US authorities investigating possible 9/11 anniversary terror plot

By Herald Sun

New York is on high alert after a “credible” terror threat involving car or truck bombs was issued by US officials ahead of this weekend’s 10th anniversary commemorations of the September 11 attacks.


FBI assistant director Jan Fedarcyk refused to outline the nature of the threat but hinted it had come from information retrieved from Osama bin Laden’s compound when he was shot dead in May.

Detailed intelligence received last week suggested that al-Qaida planned to target Washington or New York.

Law enforcement officials said they were attempting to track down three people who may be travelling to the US or who recently entered the country, the Associated Press reports.

Other reports suggested the trio flew into the country last month.

The action follows higher than normal “chatter” in Pakistan about a possible threat.

Despite the terror alert, there were no plans to change Obama’s travel schedule, the White House said.

The President is scheduled to mark the anniversary with stops at New York’s ground zero, the Pentagon and Shanksville, Pennsylvania.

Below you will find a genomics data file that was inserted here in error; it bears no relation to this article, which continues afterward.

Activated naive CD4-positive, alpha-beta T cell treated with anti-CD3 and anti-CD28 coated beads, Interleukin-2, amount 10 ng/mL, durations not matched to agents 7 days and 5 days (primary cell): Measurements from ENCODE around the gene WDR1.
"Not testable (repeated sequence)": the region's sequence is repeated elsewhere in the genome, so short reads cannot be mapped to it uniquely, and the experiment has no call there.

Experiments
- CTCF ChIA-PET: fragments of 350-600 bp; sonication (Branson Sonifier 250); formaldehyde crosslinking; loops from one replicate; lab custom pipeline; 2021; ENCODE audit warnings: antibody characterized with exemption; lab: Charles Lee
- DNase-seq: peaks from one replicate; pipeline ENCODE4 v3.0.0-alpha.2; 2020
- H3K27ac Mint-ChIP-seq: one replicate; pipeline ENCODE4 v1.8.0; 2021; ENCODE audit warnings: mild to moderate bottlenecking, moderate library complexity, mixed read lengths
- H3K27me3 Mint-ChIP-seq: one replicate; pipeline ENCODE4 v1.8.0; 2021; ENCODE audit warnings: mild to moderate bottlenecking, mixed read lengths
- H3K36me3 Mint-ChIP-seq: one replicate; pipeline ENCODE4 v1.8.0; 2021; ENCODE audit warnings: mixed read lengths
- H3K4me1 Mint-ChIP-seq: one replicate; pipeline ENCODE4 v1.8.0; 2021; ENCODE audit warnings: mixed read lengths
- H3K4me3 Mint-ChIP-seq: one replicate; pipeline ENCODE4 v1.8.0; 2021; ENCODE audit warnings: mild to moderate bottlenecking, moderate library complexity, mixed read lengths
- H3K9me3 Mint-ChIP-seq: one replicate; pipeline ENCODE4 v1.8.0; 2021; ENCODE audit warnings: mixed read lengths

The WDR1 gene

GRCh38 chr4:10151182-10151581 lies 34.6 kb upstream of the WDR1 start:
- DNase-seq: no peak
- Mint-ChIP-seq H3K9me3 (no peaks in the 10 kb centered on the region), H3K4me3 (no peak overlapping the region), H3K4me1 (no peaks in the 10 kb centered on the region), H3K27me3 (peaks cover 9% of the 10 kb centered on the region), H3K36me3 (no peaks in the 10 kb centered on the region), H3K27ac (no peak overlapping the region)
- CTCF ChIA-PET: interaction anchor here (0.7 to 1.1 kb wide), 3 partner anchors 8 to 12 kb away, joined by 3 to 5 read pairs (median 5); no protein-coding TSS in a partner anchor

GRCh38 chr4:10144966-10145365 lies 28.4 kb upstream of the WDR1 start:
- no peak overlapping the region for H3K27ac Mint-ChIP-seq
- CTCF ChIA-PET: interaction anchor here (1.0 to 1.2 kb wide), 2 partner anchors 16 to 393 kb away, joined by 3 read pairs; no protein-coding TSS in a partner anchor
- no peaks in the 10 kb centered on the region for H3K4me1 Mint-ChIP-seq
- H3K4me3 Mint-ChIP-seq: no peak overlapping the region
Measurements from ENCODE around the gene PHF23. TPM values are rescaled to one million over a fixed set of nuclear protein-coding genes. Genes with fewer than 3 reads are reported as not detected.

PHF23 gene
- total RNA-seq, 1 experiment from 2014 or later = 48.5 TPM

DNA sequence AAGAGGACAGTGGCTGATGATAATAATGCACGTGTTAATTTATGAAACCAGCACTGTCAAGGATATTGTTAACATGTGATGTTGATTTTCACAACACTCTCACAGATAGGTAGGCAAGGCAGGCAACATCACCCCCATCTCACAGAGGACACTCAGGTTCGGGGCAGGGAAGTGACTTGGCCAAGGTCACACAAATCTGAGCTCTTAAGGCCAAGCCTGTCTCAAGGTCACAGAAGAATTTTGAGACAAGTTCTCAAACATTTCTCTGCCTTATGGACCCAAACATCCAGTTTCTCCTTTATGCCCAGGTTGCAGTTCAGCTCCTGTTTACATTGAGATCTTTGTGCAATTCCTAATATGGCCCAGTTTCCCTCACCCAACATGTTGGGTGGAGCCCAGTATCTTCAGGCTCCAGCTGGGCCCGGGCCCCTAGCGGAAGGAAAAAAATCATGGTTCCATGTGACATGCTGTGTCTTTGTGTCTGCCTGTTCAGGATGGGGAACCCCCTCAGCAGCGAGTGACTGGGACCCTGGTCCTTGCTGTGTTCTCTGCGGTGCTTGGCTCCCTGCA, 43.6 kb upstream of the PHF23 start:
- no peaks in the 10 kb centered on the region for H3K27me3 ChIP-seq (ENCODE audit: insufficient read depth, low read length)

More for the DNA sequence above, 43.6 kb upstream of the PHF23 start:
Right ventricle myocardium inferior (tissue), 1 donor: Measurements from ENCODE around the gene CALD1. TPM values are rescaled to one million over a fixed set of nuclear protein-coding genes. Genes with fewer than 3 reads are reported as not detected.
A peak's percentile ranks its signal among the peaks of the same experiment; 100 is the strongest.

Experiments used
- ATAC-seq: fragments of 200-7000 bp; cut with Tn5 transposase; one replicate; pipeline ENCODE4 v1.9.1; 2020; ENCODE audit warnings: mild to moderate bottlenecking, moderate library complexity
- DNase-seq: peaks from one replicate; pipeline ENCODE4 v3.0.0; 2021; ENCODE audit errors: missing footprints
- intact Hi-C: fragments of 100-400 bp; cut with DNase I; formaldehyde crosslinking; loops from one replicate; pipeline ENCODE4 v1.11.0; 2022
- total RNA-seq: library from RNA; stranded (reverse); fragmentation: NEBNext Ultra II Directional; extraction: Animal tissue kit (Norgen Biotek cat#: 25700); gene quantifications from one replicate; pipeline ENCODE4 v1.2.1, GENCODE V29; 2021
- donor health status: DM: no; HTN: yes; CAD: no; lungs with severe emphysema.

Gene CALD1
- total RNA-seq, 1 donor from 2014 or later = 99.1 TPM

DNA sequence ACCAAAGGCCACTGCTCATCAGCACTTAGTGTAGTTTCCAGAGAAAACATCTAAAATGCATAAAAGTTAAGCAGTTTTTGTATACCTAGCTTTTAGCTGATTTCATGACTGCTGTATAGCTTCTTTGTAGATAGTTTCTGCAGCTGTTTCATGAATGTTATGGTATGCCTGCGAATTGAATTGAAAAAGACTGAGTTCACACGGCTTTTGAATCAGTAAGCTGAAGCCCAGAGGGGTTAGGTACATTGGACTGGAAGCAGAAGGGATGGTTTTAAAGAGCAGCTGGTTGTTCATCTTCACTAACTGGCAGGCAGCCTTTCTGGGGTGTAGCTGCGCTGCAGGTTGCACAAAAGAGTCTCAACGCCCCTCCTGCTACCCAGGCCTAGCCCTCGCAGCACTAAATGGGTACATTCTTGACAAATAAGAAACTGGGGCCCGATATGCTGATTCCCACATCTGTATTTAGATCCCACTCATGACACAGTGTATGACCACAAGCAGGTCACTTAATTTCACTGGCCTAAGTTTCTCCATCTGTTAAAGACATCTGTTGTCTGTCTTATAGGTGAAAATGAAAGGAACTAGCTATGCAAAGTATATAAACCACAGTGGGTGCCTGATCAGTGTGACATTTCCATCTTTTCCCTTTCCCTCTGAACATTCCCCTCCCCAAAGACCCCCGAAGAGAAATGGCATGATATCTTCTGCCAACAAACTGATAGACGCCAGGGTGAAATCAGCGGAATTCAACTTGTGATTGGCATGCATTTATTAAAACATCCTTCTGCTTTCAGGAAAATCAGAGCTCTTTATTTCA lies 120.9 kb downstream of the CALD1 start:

He also will deliver remarks Sunday night at a memorial concert at the Kennedy Center in Washington.

Earlier, US bases raised their alert levels and Pakistan has stopped foreign journalists getting close to the house of Osama bin Laden.

New York arms police with ‘heavy weapons’

In New York, city mayor Michael Bloomberg stressed the threat was uncorroborated and told New Yorkers to carry on with their lives, adding that he planned to take the subway in the morning.

“There is no reason for any of the rest of us to change our daily routines,” Mr Bloomberg said.

“The best thing to do to fight terrorism is to refuse to be intimidated by it.”

New York police commissioner Ray Kelly said measures were already in place but in light of the information, police would be taking additional measures and increase its presence by a third.

He said the public could expect to see heavily armed police and bomb dogs in public places, and tunnels and bridges would be swept for bombs.

This includes police with “heavy weapons” stationed outside Manhattan.

“The public is likely to see and may be inconvenienced by vehicle checkpoints throughout the city,” Mr Kelly said.

He said people could expect to have their bags checked on subways and bomb dogs would be present across the city. Extra security would be in place at landmark locations, houses of worship and illegally parked cars would be towed away.

Guards will be most visibly deployed at Pennsylvania Station, Times Square and Grand Central stations.

Mr Bloomberg, who some accused of over-reacting as Hurricane Irene approached the city last week, took a much cooler approach to the apparent terror threat.

“We know that terrorists view the anniversary as an opportunity to strike again,” Mr Bloomberg. “Now the threat at this moment has not been corroborated. I want to stress that. It is credible, but it has not been corroborated.”

Ms Fedarcyk began her statement to the media by referring to certain information that had been culled from bin Laden’s compound. She said intelligence networks had come to expect an increase in reports on any 9/11 anniversary.